Carl Boodram: One on the issues that I’m having has been, other than getting out of bed and changing my clothes is that if I want to move around the house and put on a light, like in this case, if I wanna put on this light switch, I have to go like this and it’s pain but I’ll be able to move it once I get there and then I’ll have to assist my hand to bring it back down.
In October of ’09 I was in the process of going downtown to come back up and take my daughter to lunch and it was raining terribly hard and I hit a hydroplane and by doing so my car shifted to the center of the meridian and flipped it about five times and they found me in the back seat.
My neck was broken, face was fractured.
Apparently I was in a coma for four weeks as a result of that I end up with a rotary cough damages on both hands where I couldn’t use my hand to full extent.
Dr. Francis Murphy: You were diagnosed with a frozen shoulder.
Carl Boodram: Yes.
Dr. Francis Murphy: Okay and you are unable to bring your arm up?
Carl Boodram: Absolutely.
Dr. Francis Murphy: You’ve lost a lot of the function of your shoulder.
Frozen shoulder is a puzzling condition, people between the ages of 40 and 70 get it.
It’s path is idiopathic which means they don’t know what causes it, it comes on mysteriously. The patient is unable to bring their arm up alongside their head, they only have about 90 to 120 degrees of what we call abduction and almost every frozen shoulder patient complains of not being able to sleep.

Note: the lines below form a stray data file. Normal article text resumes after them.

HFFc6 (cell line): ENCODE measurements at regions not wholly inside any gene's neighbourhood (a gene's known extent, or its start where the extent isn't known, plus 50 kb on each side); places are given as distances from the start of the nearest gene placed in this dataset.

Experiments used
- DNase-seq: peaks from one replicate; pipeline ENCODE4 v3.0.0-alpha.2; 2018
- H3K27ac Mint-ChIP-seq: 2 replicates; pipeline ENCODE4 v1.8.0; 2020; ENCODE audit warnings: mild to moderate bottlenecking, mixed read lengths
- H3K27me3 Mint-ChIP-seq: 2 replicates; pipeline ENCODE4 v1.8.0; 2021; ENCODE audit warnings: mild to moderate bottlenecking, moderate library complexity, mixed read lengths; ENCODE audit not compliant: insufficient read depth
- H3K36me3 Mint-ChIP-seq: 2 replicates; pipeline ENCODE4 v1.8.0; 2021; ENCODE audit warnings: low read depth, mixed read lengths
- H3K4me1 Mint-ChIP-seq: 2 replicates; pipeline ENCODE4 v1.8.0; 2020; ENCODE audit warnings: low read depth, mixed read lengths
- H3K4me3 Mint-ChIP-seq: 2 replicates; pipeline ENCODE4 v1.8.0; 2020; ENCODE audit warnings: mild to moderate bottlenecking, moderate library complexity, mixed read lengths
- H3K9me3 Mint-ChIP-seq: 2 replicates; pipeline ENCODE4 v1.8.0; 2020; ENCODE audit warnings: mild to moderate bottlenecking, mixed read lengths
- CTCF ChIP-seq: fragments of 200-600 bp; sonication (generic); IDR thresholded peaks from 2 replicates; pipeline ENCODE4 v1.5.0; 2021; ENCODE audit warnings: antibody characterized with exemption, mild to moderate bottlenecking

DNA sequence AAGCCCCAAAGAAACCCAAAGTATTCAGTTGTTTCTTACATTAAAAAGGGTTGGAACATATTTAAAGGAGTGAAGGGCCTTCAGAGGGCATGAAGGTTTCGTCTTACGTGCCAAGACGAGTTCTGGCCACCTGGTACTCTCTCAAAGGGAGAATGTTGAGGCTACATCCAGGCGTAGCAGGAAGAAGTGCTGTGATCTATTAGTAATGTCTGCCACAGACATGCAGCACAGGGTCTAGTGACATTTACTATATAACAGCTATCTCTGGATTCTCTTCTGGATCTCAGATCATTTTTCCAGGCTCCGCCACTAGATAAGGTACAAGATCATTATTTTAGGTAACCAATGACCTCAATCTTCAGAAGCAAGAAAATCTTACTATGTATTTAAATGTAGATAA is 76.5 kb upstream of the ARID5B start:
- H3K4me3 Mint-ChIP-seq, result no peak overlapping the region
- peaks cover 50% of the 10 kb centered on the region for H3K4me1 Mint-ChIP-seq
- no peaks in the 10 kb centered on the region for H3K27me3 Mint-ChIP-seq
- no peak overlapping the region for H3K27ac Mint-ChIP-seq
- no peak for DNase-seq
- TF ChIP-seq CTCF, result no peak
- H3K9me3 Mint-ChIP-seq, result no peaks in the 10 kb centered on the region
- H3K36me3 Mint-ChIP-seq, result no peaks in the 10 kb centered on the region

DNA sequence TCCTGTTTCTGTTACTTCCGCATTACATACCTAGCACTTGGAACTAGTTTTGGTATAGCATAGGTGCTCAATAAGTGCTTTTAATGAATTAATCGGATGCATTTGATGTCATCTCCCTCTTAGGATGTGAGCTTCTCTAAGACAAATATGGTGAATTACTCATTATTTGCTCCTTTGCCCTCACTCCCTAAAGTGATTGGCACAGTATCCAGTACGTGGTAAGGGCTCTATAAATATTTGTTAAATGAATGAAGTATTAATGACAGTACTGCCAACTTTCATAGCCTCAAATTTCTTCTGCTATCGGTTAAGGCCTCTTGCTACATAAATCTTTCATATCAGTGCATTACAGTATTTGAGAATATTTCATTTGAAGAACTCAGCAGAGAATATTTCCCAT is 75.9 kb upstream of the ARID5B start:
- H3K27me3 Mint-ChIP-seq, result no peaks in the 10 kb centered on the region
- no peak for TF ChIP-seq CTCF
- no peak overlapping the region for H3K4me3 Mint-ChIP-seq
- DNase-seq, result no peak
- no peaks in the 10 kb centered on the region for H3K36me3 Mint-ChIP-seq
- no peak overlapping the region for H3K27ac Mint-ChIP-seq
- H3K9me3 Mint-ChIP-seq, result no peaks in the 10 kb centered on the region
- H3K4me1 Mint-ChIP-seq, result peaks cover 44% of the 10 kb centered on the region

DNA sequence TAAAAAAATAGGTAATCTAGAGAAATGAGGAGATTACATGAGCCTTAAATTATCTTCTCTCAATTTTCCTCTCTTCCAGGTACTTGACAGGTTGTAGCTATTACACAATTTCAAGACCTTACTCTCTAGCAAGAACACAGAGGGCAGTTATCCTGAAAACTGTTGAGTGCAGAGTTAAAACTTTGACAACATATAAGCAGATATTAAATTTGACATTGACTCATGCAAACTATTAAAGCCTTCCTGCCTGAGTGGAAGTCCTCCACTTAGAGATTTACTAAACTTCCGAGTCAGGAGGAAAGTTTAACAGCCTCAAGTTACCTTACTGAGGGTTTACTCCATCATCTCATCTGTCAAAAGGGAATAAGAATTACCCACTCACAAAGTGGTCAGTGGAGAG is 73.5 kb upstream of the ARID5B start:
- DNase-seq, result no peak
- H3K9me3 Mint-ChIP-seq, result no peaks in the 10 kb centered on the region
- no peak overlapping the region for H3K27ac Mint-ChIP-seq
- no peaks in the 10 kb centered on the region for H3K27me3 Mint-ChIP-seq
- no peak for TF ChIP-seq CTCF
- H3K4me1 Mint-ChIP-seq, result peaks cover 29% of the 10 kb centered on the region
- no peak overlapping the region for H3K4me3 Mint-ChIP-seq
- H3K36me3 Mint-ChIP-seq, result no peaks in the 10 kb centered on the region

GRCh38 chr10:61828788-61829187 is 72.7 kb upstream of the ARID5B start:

Alright so slowly let’s go ahead and abduct the arms, bring them up over your head.
Roland Serna: I haven’t slept in a month, to be honest with you I roll quite a bit, I toss back and forth, I wake up about every hour and a half to two hours.
Dr. Francis Murphy: So bringing it up alongside your ears is very difficult?
Roland Serna: It’s not gonna go.
Dr. Francis Murphy: The conditions been in the literature for about 200 years and nobody’s ever been able to figure out what exactly it is and what causes it.
Carl Boodram: I took therapy for about three months and it didn’t really actually help.
Dr. Francis Murphy: They do physical therapy that makes them worse, that makes them hurt more and sleep less. Also a lot of patients get the injection which is ineffective most of the time, it keeps getting done, but it’s not fixing the problem.
And I thought to myself well it may be a weakening or a malfunction of the spinal accessory nerve and now I have this paradigm that I built in my head that the skull and the spine support a part of the nervous system that runs the shoulder.
Kristin Neely: When he saw me for the first time he’s said “you have a frozen shoulder, I can tell because your head is crooked.” I said, “really?” I didn’t know who this man was and he said, “show me.”
Dr. Francis Murphy: I postulated that, okay, if her skull somehow wasn’t functioning on her first cervical vertebra that that possibly could cause some kinda malfunction in the spinal accessory nerve and if I could reduce that or fix that or get that positioning right again for her, possibly it would affect that nerve and she would get her arm function back.
I stopped, I looked at her and I said “what I thought I would feel, I feel and now I wanna go ahead and reduce this.” She says, “go for it.”
Kristin Neely: I’d never been to a chiropractor before, I didn’t know what to expect, it was something foreign to me but I trusted him and I’m so glad I did.
Dr. Francis Murphy: And go ahead and bring the arms up, see if they’ll come all the way.
Roland Serna: (Raising his arm) You gotta be kidding me.
Dr. Francis Murphy: Yeah, I’m not kidding.
This thing that had been around for so long that people knew nothing about was being resolved with this chiropractic adjustment.
Kristin Neely: People need to know about this, they really do. It’s so simple and so non-invasive, it needs to be out there.